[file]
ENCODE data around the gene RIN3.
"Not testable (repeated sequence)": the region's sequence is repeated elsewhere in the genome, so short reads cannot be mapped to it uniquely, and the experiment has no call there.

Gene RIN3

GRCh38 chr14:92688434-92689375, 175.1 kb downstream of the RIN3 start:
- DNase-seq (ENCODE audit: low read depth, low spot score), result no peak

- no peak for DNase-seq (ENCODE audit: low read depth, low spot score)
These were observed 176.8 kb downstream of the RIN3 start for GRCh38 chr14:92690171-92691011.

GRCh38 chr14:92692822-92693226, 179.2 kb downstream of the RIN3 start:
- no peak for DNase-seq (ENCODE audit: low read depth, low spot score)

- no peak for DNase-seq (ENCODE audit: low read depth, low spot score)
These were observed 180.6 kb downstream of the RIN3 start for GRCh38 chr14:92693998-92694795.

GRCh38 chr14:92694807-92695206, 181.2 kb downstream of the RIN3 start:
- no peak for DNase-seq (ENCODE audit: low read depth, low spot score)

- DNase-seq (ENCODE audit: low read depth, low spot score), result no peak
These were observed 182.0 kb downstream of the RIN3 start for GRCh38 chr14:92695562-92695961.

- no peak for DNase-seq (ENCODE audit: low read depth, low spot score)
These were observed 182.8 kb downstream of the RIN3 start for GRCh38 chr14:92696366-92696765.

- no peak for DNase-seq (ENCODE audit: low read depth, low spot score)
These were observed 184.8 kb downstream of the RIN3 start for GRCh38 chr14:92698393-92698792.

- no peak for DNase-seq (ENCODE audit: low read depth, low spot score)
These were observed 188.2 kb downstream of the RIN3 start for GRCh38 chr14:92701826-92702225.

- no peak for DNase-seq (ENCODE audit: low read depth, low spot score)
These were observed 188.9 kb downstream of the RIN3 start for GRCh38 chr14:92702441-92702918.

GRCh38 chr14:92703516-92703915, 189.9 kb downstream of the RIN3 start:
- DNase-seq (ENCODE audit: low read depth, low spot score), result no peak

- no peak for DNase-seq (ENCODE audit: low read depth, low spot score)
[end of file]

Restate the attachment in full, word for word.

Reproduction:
ENCODE data around the gene RIN3.
"Not testable (repeated sequence)": the region's sequence is repeated elsewhere in the genome, so short reads cannot be mapped to it uniquely, and the experiment has no call there.

Gene RIN3

GRCh38 chr14:92688434-92689375, 175.1 kb downstream of the RIN3 start:
- DNase-seq (ENCODE audit: low read depth, low spot score), result no peak

- no peak for DNase-seq (ENCODE audit: low read depth, low spot score)
These were observed 176.8 kb downstream of the RIN3 start for GRCh38 chr14:92690171-92691011.

GRCh38 chr14:92692822-92693226, 179.2 kb downstream of the RIN3 start:
- no peak for DNase-seq (ENCODE audit: low read depth, low spot score)

- no peak for DNase-seq (ENCODE audit: low read depth, low spot score)
These were observed 180.6 kb downstream of the RIN3 start for GRCh38 chr14:92693998-92694795.

GRCh38 chr14:92694807-92695206, 181.2 kb downstream of the RIN3 start:
- no peak for DNase-seq (ENCODE audit: low read depth, low spot score)

- DNase-seq (ENCODE audit: low read depth, low spot score), result no peak
These were observed 182.0 kb downstream of the RIN3 start for GRCh38 chr14:92695562-92695961.

- no peak for DNase-seq (ENCODE audit: low read depth, low spot score)
These were observed 182.8 kb downstream of the RIN3 start for GRCh38 chr14:92696366-92696765.

- no peak for DNase-seq (ENCODE audit: low read depth, low spot score)
These were observed 184.8 kb downstream of the RIN3 start for GRCh38 chr14:92698393-92698792.

- no peak for DNase-seq (ENCODE audit: low read depth, low spot score)
These were observed 188.2 kb downstream of the RIN3 start for GRCh38 chr14:92701826-92702225.

- no peak for DNase-seq (ENCODE audit: low read depth, low spot score)
These were observed 188.9 kb downstream of the RIN3 start for GRCh38 chr14:92702441-92702918.

GRCh38 chr14:92703516-92703915, 189.9 kb downstream of the RIN3 start:
- DNase-seq (ENCODE audit: low read depth, low spot score), result no peak

- no peak for DNase-seq (ENCODE audit: low read depth, low spot score)